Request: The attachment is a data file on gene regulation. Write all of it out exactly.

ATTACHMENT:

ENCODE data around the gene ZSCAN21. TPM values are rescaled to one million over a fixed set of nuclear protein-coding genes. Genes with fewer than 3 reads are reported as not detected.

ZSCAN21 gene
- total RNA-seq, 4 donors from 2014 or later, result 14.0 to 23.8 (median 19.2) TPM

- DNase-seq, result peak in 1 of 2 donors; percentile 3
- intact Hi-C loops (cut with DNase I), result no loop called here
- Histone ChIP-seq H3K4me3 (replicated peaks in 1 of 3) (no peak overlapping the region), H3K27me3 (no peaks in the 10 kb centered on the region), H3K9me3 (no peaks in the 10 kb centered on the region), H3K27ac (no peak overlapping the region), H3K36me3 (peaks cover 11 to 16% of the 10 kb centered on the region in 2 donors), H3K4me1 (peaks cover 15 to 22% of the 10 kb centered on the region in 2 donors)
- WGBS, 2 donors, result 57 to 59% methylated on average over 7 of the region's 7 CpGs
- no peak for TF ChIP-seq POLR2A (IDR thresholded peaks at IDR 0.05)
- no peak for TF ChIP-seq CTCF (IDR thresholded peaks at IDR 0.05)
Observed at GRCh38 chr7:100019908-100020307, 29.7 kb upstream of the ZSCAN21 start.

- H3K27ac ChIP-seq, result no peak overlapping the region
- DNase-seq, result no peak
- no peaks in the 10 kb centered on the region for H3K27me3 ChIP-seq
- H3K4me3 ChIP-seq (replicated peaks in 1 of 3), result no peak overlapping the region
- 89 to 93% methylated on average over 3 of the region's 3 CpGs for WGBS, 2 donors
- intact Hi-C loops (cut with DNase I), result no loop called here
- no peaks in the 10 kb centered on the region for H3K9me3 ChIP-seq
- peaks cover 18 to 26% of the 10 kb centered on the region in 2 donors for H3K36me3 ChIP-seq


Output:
ENCODE data around the gene ZSCAN21. TPM values are rescaled to one million over a fixed set of nuclear protein-coding genes. Genes with fewer than 3 reads are reported as not detected.

ZSCAN21 gene
- total RNA-seq, 4 donors from 2014 or later, result 14.0 to 23.8 (median 19.2) TPM

- DNase-seq, result peak in 1 of 2 donors; percentile 3
- intact Hi-C loops (cut with DNase I), result no loop called here
- Histone ChIP-seq H3K4me3 (replicated peaks in 1 of 3) (no peak overlapping the region), H3K27me3 (no peaks in the 10 kb centered on the region), H3K9me3 (no peaks in the 10 kb centered on the region), H3K27ac (no peak overlapping the region), H3K36me3 (peaks cover 11 to 16% of the 10 kb centered on the region in 2 donors), H3K4me1 (peaks cover 15 to 22% of the 10 kb centered on the region in 2 donors)
- WGBS, 2 donors, result 57 to 59% methylated on average over 7 of the region's 7 CpGs
- no peak for TF ChIP-seq POLR2A (IDR thresholded peaks at IDR 0.05)
- no peak for TF ChIP-seq CTCF (IDR thresholded peaks at IDR 0.05)
Observed at GRCh38 chr7:100019908-100020307, 29.7 kb upstream of the ZSCAN21 start.

- H3K27ac ChIP-seq, result no peak overlapping the region
- DNase-seq, result no peak
- no peaks in the 10 kb centered on the region for H3K27me3 ChIP-seq
- H3K4me3 ChIP-seq (replicated peaks in 1 of 3), result no peak overlapping the region
- 89 to 93% methylated on average over 3 of the region's 3 CpGs for WGBS, 2 donors
- intact Hi-C loops (cut with DNase I), result no loop called here
- no peaks in the 10 kb centered on the region for H3K9me3 ChIP-seq
- peaks cover 18 to 26% of the 10 kb centered on the region in 2 donors for H3K36me3 ChIP-seq